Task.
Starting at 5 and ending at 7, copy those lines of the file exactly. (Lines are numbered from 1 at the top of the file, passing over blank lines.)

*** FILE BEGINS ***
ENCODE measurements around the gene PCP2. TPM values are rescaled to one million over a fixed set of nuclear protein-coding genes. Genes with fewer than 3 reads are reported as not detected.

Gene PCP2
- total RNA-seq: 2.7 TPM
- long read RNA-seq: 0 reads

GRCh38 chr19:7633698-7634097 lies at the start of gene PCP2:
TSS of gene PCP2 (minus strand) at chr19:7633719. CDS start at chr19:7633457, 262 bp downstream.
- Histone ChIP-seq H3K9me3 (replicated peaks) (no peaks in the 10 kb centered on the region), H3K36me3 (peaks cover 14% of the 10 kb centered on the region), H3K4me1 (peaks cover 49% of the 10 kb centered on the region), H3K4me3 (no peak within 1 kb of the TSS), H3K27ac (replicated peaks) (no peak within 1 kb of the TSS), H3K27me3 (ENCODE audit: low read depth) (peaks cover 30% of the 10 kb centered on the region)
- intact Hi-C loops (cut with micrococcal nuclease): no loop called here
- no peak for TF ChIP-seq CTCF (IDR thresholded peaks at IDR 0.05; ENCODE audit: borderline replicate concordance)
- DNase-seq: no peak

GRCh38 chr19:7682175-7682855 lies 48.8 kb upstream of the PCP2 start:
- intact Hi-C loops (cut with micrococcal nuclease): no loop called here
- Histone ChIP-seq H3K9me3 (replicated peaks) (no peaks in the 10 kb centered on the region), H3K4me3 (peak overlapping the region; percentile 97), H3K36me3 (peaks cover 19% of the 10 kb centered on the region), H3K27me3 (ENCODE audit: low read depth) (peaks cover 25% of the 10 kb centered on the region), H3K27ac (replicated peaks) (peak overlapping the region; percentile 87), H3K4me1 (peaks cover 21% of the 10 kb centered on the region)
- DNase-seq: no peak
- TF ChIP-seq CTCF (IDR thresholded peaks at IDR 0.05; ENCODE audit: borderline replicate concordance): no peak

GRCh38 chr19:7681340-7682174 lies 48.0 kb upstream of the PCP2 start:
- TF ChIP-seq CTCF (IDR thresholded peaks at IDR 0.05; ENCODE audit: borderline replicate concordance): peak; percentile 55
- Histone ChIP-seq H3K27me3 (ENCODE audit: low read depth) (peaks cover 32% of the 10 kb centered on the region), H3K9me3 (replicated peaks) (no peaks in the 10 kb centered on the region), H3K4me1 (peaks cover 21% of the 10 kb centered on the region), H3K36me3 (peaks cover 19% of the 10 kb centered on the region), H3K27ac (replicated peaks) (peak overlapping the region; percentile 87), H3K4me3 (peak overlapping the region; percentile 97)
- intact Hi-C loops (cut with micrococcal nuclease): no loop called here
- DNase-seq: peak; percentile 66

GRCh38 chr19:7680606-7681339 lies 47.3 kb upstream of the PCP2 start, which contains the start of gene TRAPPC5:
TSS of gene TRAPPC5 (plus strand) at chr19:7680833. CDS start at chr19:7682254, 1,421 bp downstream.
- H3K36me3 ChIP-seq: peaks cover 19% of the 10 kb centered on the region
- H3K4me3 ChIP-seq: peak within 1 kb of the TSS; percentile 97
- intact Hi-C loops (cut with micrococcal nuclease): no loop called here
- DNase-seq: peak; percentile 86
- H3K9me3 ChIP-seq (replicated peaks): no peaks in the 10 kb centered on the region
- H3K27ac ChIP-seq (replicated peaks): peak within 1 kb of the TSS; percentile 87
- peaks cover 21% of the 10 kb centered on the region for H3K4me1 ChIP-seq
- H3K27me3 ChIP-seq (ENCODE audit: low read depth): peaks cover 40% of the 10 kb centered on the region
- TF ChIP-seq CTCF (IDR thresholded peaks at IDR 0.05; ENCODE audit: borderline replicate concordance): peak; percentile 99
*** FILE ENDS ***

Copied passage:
GRCh38 chr19:7633698-7634097 lies at the start of gene PCP2:
TSS of gene PCP2 (minus strand) at chr19:7633719. CDS start at chr19:7633457, 262 bp downstream.
- Histone ChIP-seq H3K9me3 (replicated peaks) (no peaks in the 10 kb centered on the region), H3K36me3 (peaks cover 14% of the 10 kb centered on the region), H3K4me1 (peaks cover 49% of the 10 kb centered on the region), H3K4me3 (no peak within 1 kb of the TSS), H3K27ac (replicated peaks) (no peak within 1 kb of the TSS), H3K27me3 (ENCODE audit: low read depth) (peaks cover 30% of the 10 kb centered on the region)